For all their shortcomings, the Great Books—along with many other varieties of middlebrow culture—reflected a time when the liberal arts commanded more respect. They were thought to have practical value as a remedy for parochialism, bigotry, social isolation, fanaticism, and political and economic exploitation. The Great Books had a narrower conception of “greatness” than we might like today, but their foundational ideals were radically egalitarian and proudly intellectual.

As Beam concludes, “The Great Books are dead. Long live the Great Books.” And, I might add: Long live middlebrow culture.

I’m always of a mixed opinion about The Great Books.  I do think that many of them are great for a reason, but I’m also a fan of lowbrow philosophizing and counterculture thought.  I want the best of both worlds.  What I dislike is ignorance.  I don’t like the populist ignorance of intellectual knowledge and I don’t like the intellectual elite ignorance of anything that exists outside of their specialization.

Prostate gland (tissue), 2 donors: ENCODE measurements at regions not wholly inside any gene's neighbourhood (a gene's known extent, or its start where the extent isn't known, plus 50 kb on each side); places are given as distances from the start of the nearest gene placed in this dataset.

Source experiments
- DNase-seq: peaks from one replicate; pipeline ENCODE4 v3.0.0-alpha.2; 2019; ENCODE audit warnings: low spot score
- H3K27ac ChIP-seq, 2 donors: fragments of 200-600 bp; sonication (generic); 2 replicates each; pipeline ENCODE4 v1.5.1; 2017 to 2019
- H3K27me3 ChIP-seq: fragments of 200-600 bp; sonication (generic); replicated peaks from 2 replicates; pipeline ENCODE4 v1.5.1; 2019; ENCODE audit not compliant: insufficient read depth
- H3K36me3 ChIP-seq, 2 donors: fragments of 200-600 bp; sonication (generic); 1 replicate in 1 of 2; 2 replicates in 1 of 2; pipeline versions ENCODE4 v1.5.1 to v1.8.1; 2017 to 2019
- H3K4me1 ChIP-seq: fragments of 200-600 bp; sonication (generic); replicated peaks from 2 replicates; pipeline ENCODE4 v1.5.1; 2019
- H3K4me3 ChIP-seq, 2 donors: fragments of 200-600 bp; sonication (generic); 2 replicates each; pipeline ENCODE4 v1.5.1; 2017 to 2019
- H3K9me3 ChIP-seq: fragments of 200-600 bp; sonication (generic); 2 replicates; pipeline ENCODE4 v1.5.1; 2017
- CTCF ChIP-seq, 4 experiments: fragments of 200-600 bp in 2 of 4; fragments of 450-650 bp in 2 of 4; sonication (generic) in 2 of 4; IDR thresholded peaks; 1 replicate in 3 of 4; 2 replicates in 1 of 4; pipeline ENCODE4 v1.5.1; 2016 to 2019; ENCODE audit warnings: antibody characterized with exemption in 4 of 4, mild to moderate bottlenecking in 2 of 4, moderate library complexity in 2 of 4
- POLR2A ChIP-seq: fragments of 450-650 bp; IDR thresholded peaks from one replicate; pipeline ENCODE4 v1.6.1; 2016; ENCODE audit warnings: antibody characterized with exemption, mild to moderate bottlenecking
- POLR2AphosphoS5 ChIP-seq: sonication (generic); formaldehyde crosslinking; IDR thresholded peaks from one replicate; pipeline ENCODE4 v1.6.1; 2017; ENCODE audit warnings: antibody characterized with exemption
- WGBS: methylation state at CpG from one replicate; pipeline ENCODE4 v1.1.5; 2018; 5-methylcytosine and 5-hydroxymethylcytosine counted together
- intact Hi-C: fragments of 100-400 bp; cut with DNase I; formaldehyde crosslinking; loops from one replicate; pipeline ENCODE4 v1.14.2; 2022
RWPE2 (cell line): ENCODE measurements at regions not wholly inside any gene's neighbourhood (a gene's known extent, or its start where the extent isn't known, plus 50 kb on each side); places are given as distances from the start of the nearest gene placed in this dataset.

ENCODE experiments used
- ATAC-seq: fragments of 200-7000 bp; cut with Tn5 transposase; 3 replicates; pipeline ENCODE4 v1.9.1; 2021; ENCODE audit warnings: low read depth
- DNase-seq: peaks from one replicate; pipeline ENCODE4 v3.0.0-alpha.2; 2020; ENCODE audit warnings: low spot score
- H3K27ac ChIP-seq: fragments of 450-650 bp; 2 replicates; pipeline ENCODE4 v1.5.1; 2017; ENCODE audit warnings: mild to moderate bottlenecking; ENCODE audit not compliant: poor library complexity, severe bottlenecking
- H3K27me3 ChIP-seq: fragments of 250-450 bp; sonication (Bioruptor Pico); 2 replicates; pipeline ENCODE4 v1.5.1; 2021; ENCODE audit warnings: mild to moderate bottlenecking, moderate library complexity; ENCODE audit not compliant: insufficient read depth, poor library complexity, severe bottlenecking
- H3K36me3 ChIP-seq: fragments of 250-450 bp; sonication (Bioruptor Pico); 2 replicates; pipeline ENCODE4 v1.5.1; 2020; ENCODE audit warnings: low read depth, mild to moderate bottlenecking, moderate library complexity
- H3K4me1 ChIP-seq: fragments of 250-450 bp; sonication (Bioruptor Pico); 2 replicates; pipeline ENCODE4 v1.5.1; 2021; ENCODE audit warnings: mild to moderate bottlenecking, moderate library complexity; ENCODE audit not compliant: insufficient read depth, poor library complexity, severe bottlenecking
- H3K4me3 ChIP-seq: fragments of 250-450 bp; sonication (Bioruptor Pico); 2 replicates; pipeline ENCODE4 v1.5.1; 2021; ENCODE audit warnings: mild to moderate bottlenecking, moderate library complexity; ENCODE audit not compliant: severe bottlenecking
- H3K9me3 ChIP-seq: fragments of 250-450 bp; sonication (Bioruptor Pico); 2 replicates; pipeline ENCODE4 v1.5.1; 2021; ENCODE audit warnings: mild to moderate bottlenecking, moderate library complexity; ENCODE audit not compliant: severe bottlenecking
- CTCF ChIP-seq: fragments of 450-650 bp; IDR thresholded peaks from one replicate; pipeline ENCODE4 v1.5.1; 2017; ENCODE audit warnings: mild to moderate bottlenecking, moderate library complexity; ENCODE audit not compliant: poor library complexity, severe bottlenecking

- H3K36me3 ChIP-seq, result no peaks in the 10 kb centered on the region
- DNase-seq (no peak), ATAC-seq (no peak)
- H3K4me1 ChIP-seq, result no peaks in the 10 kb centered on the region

This middlebrow perspective seems admirable in that it’s taking a broad perspective.  It was originally the purpose of a liberal arts education.  It’s at the heart of the ideal of meritocracy.  It feels like the reality of meritocracy is dead, but the ideal is still lovely.  This article relates to another article (Multicultural Critical Theory. At B-School?) which I wrote about in another post (Interesting Stuff on the Web: 1/13/10).

Please Save This Nation From the Birthers
By Laurie Fendrich

Instead, I’d like to ask everyone involved in education–at any level–the following question. Where did we go wrong? Why did we end up with so many citizens who have been through our schools who don’t know how to distinguish between fiction and fact, or rumor and truth?

Some, like Obama’s press secretary, Robert Gibbs, blame the Internet. Would that it were so simple. True, it takes only a few bucks to get yourself a Web site where you can post whatever slimy hogwash you want. And even the dullest crayons in the box can stumble their way to that post. But posting hogwash and mustering passionate followers is an entirely different matter. “True believers” (as opposed to people using their reason) frequently morph into an ugly mob. (Shouting down your Congressional representative, for example, constitutes ugly mob behavior.)